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A lot of people are visiting Smiley Smiley
Undecided Undecided but not many are posting....
please say hi Cheesy
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| | | |-+  What makes a great coach - pro/am
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Author Topic: What makes a great coach - pro/am  (Read 2054 times)
Dora-Satya Veda
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« Reply #15 on: July 22, 2009, 11:38:15 PM »

OT ... DSV ... you know the Peter's name came up today. trying to figure out the dynamics still. Will have to wait til tomorrow. But I instinctively know there is not 1 major influence but several and all influences are evident in the teaching styles of those pros. Yet not so evident in mine. This is going to take much more work.

BOT ... that was very much a compliment DSV. Thank you. It is in the caring of the mentors, like parents, that they do these things BECAUSE they care and seek the best in their "children". (even when we do not want to hear it or do it)

Well, I had a feeling Peter's name was going to come up sooner or later. Wink It does sound like you have a bit of a cocktail going on there. Wink I am sure you are soon going to find out where all the bits are coming from.  Cheesy

You are very welcome.....not quit sure what you are referring to. Tongue
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"As we understand more things, everthing is becoming simpler"

Edward Teller
etp777
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« Reply #16 on: July 22, 2009, 11:46:36 PM »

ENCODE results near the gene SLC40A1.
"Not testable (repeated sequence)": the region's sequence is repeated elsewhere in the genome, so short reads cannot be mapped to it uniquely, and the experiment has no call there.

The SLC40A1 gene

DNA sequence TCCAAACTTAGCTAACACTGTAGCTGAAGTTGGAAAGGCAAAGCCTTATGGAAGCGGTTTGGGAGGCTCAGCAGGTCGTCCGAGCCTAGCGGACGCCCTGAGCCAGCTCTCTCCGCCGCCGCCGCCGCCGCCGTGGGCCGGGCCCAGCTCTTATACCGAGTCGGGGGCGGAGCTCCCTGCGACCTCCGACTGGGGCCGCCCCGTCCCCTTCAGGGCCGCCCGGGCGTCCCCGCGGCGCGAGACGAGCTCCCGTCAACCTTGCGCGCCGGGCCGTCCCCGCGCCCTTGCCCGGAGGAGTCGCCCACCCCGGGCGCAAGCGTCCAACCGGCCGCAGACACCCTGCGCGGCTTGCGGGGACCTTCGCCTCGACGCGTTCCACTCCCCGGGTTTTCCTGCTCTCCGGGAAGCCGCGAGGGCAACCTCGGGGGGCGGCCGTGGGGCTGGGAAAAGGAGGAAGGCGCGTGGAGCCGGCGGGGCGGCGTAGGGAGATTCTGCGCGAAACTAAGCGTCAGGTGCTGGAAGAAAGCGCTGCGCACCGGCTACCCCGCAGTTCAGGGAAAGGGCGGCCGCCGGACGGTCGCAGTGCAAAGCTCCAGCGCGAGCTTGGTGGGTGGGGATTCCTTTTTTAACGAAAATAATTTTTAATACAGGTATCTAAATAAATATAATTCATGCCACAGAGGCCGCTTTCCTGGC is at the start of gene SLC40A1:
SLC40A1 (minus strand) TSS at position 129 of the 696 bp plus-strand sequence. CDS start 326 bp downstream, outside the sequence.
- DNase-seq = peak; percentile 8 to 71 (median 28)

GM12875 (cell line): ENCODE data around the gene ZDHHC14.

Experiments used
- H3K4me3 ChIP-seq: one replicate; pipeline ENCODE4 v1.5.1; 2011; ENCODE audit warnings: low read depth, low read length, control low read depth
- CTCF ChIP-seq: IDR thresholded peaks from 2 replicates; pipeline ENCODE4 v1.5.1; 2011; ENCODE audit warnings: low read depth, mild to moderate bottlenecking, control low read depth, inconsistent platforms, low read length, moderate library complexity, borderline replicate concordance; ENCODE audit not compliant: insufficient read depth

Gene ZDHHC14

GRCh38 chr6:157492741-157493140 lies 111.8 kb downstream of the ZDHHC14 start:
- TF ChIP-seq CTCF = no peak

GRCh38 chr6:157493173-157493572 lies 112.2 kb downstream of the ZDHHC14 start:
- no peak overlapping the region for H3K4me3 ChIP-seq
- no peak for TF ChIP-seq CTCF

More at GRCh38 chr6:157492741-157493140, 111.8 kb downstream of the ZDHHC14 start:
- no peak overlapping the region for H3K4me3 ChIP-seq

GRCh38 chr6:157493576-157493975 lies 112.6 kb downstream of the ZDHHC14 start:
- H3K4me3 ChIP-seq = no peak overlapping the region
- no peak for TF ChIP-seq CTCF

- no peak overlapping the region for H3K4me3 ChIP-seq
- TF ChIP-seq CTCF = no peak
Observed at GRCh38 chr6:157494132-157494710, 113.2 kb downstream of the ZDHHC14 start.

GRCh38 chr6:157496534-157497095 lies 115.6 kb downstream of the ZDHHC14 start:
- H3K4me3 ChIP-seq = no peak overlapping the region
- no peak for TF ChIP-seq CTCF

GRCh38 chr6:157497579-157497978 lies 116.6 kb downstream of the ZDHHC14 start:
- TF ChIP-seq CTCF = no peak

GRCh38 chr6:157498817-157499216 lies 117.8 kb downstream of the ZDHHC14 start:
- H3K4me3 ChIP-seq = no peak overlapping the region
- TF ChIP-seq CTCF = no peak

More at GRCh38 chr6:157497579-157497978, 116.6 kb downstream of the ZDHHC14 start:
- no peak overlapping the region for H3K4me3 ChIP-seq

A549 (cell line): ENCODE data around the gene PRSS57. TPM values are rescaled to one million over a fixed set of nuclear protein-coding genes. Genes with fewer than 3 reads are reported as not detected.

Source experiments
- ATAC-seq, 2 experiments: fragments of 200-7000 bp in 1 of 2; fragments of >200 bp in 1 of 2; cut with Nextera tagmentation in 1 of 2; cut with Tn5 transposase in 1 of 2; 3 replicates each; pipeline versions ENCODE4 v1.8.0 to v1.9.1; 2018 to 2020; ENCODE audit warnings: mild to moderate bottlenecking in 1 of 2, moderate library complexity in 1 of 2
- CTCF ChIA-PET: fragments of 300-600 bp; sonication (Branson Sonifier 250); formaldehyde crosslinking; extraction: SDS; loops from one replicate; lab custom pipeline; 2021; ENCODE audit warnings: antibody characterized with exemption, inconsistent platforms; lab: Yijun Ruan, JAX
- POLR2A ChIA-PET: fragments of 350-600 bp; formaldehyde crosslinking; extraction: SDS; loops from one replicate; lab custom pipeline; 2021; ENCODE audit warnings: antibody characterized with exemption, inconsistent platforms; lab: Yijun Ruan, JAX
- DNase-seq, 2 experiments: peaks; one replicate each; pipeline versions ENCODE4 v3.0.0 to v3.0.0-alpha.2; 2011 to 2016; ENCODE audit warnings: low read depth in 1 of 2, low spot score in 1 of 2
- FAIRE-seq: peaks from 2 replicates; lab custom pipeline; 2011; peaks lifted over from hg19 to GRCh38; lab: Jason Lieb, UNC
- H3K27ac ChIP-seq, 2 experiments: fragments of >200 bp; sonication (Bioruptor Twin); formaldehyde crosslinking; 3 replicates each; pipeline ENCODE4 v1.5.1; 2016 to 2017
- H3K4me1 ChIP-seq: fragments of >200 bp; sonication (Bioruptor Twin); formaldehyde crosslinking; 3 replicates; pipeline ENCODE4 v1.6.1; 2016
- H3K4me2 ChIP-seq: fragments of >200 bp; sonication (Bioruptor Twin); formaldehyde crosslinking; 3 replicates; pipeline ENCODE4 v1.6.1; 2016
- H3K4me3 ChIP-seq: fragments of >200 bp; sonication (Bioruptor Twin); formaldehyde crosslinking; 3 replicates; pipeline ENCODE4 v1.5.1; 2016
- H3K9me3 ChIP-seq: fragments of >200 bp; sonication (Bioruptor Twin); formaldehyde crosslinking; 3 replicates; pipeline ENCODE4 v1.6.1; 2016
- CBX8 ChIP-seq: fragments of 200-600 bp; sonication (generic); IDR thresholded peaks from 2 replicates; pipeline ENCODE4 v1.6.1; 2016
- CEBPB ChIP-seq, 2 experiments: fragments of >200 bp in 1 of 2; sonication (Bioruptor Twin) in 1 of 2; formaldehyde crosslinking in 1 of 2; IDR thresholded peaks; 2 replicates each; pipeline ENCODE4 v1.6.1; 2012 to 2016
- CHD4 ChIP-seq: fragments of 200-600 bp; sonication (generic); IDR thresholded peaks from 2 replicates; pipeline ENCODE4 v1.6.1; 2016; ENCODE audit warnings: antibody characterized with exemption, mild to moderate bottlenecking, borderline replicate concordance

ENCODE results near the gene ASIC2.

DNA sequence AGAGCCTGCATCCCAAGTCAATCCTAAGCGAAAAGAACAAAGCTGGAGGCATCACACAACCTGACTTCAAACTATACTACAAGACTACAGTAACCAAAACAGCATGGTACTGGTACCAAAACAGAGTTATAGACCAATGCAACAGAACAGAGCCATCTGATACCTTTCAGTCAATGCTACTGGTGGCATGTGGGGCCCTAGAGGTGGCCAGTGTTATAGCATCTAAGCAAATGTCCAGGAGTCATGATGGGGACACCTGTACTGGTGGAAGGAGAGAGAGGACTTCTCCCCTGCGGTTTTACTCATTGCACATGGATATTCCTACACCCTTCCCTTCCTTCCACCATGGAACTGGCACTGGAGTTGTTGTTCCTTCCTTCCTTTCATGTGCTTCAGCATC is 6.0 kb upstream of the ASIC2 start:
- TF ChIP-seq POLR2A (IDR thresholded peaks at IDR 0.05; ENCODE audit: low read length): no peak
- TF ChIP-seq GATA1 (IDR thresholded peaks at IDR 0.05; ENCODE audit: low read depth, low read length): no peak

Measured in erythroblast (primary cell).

Have a coaching tomorrow, ironically (Was supposed to have one today too,  but that coach had to cancel/reschedule).  This particular coach is one of my favorite smooth coaches in region.  He's done wonders for friend and his smooth partner.  Good personality, great at phrasing things for people to understand, great knowledge of dance, etc.

For a coach I only see occasionally, I find the nicer approach better.  Regular pro or buddy teacher can beat my ass (figuratively and verbally, that is) regularly, as have ongoing relationship and that can work as part of it.  For visiting coach that I'm only seeing for second time, or even one of regular coaches I see every couple months, that doesn't work as well.
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cornutt
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« Reply #17 on: August 05, 2009, 10:43:02 PM »

That quandry is a bit more interesting when you think about learning distinct form competing.  I agree that a competing pro wants to strut his stuff - and that can make the am nervous and not shine. 

This is probably something that is different for am leads and am follows, but I don't mind if my pro dances a bit over my head (as long as she doesn't get totally carried away, but I've never seen her do that with any student).  It pushes me to step up my game. 
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elisedance
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ee


« Reply #18 on: August 05, 2009, 10:52:52 PM »

Interestingly my pro loves it when I do the same Smiley  The more 'active' and independent I am (within context of course) the more he likes it.  It gives me a fantastic sense of freedom...
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